Opt. Lett. (4)

Other (1)

D. Rines, G. Rines, and P. Moulton, “CdSe OPO Pumped by a 2.79 µm Cr,Er:YSGG Laser,” in Advanced Solid State Lasers, Vol. 24 of OSA Proceedings Series, paper PO7.

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Figures (6)

Fig. 1
Fig. 1 Schematic view of the dual wavelength source made of two optical parametric oscillators, OPO 1 and OPO 2, based on two identical 5%MgO:PPLN crystals pumped by the same Nd:YAG laser at λp = 1.064 µm. The beams emitted at λ1 and λ2, are independently tunable using the rotations by the angles Φ1 and Φ2 of the two nonlinear crystals.
Fig. 2
Fig. 2 Angular tuning curve of the partial cylinder OPO 1 or OPO 2 with respect to angles Φ1 or Φ2, and comparison with calculations from [5] assuming a collinear QPM configuration. The index e refers to the extraordinary polarization of the interacting waves.
Fig. 3
Fig. 3 Normalized type III DFG intensity in a 40-mm-long CdSe crystal oriented at θ = 90° as a function of the wavelength λ2e. The intensity of the generated beam is plotted as a function of λ2e while the other wavelength λ1o is kept fixed at 2.72 µm. λ2,PM is the measured phase-matching wavelength. The indices o and e stand for the “ordinary” and “extraordinary” polarizations respectively.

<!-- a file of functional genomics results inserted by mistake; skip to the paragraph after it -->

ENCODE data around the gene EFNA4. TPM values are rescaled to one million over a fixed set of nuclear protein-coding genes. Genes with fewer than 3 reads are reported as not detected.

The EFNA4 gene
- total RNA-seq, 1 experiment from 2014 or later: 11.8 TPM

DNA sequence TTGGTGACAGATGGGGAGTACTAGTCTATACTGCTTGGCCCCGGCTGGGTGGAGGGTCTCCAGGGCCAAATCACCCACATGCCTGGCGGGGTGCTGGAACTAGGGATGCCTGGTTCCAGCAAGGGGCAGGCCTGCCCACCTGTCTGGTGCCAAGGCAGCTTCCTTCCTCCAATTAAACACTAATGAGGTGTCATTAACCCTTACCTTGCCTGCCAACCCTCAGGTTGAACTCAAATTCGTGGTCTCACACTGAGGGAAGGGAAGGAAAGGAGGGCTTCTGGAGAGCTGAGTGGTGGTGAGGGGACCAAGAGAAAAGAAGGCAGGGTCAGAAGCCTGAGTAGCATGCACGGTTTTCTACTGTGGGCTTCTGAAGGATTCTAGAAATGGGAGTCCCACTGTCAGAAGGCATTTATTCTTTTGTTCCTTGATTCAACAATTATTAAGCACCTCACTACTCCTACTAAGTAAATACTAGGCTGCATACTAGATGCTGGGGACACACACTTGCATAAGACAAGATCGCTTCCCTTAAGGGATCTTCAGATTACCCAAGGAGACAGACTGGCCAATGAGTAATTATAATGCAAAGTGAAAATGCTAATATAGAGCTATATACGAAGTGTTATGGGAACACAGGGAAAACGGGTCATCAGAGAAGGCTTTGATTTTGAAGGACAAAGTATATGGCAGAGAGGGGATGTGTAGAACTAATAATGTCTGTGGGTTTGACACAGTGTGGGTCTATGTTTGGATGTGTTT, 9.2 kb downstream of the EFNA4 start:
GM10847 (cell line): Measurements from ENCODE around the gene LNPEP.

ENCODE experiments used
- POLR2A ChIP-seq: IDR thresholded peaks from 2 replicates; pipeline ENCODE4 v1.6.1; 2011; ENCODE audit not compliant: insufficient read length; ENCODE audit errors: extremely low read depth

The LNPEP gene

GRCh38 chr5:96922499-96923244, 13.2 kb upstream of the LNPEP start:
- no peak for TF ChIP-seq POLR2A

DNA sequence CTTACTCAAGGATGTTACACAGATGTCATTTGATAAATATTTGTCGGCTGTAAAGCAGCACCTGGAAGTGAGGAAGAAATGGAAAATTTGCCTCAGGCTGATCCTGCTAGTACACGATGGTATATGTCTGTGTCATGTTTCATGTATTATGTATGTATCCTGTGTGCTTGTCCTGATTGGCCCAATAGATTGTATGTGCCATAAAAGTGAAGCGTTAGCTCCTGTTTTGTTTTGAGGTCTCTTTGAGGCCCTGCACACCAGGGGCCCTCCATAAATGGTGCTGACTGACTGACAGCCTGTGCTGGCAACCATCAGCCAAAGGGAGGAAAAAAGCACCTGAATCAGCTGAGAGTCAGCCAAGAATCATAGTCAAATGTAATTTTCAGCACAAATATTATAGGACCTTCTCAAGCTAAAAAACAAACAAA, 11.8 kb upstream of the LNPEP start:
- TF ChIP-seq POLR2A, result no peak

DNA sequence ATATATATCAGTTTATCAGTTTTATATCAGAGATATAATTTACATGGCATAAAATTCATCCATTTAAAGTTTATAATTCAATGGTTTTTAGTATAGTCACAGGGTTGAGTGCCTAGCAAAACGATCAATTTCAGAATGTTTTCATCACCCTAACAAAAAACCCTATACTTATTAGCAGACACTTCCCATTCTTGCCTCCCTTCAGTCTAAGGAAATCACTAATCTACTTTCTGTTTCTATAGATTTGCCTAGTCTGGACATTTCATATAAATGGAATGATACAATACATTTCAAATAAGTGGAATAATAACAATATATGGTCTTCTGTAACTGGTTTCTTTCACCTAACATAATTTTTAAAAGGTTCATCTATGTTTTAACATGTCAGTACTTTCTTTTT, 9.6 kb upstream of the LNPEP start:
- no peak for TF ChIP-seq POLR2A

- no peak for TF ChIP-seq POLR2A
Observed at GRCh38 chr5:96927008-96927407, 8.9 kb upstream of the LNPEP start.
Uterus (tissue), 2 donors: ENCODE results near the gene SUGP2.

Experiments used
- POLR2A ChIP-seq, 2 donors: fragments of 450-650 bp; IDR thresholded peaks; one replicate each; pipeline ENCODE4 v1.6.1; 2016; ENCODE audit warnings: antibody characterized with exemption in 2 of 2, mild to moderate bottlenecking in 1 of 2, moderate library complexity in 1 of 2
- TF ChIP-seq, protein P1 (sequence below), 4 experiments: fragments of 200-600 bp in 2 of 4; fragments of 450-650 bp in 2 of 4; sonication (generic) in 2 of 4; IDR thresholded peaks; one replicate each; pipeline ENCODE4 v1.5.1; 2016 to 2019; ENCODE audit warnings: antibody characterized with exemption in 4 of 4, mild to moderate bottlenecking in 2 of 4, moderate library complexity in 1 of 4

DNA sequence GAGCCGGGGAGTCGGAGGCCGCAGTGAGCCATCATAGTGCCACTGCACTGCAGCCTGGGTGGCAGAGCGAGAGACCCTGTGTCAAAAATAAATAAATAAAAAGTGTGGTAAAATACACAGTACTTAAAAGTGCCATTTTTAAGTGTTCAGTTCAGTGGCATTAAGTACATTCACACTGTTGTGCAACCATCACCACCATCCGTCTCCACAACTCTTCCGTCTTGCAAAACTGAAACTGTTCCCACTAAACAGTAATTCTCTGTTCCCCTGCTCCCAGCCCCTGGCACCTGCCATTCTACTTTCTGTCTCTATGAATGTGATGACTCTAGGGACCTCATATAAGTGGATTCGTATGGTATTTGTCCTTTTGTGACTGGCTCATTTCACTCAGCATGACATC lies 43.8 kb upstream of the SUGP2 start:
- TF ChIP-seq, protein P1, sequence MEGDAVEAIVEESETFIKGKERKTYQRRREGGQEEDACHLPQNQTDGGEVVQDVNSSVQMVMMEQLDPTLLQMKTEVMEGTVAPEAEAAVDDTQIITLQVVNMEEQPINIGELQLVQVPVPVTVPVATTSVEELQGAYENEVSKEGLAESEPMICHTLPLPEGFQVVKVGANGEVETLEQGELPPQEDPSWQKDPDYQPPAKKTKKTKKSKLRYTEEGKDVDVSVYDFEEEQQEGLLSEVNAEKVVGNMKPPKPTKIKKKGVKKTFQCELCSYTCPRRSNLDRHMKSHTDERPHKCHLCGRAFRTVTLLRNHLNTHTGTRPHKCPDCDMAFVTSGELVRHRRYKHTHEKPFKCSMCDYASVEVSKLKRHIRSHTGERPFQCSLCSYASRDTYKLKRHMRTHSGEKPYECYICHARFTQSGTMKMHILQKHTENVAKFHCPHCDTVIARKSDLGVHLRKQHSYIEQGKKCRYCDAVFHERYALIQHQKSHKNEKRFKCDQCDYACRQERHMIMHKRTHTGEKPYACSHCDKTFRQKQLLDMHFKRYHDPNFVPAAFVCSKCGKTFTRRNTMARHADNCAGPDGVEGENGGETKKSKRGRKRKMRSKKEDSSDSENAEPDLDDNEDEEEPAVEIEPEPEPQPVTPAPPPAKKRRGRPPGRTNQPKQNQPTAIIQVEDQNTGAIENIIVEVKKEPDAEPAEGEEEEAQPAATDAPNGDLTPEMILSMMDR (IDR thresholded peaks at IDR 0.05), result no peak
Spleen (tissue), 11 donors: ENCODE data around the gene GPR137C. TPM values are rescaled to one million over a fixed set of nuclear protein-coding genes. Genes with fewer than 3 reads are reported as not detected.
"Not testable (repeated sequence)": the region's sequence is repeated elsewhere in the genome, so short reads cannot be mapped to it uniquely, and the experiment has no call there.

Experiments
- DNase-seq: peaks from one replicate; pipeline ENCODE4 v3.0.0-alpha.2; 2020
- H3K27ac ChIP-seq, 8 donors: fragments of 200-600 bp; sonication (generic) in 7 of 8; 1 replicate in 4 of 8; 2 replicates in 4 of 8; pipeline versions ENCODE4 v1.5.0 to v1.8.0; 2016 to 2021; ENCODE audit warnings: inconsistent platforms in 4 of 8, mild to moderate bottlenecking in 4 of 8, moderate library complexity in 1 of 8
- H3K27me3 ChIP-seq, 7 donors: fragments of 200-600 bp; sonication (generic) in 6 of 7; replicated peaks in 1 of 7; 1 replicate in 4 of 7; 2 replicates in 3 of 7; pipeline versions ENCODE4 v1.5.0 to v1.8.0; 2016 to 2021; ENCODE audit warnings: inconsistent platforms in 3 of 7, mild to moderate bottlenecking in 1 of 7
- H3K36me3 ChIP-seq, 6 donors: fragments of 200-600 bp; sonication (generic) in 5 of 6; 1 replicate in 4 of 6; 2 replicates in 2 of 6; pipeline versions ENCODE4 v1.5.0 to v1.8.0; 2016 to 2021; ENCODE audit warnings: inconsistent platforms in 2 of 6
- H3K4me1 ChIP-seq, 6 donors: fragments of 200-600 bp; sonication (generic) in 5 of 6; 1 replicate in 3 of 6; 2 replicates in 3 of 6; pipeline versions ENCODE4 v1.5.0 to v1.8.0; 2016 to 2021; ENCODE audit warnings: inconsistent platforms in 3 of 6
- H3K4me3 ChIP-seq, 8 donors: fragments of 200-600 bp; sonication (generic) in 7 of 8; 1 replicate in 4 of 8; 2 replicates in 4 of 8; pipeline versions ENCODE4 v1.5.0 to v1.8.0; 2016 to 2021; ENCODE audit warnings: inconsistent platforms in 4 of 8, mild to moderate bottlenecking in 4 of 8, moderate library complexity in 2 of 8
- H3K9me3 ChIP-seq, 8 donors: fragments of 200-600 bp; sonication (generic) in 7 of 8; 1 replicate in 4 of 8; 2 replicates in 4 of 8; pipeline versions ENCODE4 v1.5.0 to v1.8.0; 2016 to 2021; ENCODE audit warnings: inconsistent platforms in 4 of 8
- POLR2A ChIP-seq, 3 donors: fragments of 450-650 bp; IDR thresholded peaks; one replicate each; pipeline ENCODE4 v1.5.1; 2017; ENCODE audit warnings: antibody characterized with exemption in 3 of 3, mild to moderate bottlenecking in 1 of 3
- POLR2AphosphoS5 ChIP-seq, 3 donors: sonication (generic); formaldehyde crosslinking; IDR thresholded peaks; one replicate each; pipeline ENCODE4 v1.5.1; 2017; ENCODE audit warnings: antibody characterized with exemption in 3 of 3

Fig. 4
Fig. 4 Wavelength tuning curve of type III DFG phase-matching in CdSe cut at θ = 90°; the index o stands for the “ordinary” polarization.
Fig. 5
Fig. 5 DFG energy measured in the 40-mm-long CdSe crystal cut at θ = 90° as a function of the incident energy E2 for three different levels of energy E1 ; the indices o and e stand for “ordinary” and “extraordinary” polarizations, respectively.
Fig. 6
Fig. 6 Type III DFG phase-matching angular tuning curve measured (red circles) in the 4.9-mm-diameter CdSe cylinder (in insert) with an ordinary polarized pump beam at λ1 = 2.79 µm.